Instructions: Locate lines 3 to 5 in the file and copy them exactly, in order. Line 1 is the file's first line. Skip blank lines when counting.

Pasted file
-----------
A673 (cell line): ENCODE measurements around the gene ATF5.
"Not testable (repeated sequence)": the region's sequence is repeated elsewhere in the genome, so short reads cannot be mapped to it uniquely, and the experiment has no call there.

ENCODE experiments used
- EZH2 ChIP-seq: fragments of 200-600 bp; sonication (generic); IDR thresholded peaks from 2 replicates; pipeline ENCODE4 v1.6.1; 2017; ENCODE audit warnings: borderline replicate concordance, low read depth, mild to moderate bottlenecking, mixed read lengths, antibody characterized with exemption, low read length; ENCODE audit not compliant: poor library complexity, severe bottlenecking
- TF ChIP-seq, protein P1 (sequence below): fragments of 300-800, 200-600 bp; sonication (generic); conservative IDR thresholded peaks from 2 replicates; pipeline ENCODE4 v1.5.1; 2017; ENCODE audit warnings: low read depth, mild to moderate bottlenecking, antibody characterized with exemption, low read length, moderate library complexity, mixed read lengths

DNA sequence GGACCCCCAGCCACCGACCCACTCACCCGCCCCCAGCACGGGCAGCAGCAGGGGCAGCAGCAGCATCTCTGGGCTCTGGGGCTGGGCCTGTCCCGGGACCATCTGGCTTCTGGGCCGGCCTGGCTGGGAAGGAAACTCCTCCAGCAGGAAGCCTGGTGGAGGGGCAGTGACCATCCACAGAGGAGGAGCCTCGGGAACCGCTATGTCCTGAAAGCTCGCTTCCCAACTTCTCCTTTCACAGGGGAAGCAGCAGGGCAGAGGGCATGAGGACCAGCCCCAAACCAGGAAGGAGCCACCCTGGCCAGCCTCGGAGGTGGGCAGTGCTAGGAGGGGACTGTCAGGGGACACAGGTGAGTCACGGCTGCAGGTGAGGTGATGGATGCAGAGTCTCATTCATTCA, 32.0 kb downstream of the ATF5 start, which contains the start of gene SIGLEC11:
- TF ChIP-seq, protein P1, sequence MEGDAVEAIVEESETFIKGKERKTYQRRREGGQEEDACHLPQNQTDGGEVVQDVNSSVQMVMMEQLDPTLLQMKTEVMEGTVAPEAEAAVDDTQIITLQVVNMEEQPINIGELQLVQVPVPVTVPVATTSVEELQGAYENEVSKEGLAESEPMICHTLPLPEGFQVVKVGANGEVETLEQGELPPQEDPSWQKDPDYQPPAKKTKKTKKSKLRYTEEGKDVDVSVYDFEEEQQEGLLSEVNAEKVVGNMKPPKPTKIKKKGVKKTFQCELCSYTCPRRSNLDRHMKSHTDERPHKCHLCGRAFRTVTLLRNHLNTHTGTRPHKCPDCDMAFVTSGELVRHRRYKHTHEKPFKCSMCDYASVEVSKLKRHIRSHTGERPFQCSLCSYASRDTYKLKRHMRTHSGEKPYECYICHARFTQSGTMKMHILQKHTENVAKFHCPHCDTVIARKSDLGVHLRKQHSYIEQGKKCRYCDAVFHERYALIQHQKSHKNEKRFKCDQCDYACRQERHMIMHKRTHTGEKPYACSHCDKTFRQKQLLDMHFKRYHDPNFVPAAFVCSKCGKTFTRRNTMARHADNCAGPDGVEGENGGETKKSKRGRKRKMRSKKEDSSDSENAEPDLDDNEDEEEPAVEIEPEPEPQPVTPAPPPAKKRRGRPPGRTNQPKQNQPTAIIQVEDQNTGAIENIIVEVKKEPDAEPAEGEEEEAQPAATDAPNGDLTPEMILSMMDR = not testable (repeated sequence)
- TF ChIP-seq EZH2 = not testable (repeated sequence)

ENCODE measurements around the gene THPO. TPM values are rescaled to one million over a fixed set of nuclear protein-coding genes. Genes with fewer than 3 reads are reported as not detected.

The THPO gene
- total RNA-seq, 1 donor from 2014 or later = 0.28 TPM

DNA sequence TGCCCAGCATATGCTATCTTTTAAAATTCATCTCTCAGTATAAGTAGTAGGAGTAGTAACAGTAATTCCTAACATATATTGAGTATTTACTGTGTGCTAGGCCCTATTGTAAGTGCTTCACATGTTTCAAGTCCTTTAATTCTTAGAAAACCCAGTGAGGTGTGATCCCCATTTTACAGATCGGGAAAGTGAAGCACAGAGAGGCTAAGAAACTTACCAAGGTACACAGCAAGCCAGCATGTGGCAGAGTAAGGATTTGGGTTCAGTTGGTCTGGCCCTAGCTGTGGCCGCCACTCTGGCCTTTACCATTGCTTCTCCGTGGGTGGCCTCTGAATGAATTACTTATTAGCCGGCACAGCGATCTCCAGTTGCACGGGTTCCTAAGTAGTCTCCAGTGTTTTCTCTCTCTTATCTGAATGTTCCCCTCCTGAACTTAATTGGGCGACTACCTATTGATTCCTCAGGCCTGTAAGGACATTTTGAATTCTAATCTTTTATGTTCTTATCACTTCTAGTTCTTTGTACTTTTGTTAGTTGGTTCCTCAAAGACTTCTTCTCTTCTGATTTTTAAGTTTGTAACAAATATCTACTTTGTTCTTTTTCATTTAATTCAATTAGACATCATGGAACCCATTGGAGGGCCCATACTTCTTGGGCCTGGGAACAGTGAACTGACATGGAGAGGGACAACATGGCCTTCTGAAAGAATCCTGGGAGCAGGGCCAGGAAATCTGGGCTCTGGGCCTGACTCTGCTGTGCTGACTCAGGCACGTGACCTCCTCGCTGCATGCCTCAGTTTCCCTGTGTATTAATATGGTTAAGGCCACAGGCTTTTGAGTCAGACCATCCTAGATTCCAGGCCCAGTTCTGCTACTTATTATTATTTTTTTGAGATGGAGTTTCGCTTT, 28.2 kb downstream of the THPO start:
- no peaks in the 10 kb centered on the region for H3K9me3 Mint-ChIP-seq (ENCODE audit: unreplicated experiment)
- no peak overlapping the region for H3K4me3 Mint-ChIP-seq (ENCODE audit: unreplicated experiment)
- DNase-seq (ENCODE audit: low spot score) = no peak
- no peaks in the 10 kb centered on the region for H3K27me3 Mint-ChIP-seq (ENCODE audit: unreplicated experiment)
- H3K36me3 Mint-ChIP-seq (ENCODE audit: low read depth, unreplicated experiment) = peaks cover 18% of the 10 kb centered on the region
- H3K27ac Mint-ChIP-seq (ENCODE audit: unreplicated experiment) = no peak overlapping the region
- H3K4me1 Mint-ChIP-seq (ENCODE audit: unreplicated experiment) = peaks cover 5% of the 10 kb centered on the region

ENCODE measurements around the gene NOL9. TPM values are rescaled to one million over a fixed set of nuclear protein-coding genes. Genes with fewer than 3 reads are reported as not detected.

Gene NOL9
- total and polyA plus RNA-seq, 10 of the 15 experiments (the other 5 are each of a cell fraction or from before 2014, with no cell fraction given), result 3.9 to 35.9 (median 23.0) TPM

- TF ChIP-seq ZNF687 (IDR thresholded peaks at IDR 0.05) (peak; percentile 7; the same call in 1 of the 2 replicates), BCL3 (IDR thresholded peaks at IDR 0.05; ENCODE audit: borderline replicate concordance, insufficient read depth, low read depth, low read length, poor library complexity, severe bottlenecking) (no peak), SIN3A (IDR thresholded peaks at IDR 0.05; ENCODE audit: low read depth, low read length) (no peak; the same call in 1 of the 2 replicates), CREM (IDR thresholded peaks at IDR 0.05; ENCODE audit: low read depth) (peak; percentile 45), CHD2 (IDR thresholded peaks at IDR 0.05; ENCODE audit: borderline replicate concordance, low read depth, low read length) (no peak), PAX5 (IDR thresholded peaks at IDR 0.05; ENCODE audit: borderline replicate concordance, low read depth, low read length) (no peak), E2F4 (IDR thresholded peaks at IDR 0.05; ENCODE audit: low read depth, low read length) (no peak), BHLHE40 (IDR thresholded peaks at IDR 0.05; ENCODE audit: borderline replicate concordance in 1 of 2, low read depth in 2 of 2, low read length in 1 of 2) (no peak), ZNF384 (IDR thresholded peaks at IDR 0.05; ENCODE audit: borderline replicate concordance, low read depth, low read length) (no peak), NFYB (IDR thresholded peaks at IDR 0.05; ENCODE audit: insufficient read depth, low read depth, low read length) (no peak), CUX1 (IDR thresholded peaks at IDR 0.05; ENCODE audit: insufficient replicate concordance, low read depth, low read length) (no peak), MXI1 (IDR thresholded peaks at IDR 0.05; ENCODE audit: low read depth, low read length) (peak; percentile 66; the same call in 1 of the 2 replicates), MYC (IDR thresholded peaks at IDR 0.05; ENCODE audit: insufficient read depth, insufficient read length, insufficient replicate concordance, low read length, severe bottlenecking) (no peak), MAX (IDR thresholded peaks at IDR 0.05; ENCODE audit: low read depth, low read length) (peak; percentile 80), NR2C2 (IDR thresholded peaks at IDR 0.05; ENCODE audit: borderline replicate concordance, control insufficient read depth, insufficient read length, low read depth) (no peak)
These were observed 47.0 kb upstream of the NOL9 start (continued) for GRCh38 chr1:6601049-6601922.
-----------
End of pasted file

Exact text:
ENCODE experiments used
- EZH2 ChIP-seq: fragments of 200-600 bp; sonication (generic); IDR thresholded peaks from 2 replicates; pipeline ENCODE4 v1.6.1; 2017; ENCODE audit warnings: borderline replicate concordance, low read depth, mild to moderate bottlenecking, mixed read lengths, antibody characterized with exemption, low read length; ENCODE audit not compliant: poor library complexity, severe bottlenecking
- TF ChIP-seq, protein P1 (sequence below): fragments of 300-800, 200-600 bp; sonication (generic); conservative IDR thresholded peaks from 2 replicates; pipeline ENCODE4 v1.5.1; 2017; ENCODE audit warnings: low read depth, mild to moderate bottlenecking, antibody characterized with exemption, low read length, moderate library complexity, mixed read lengths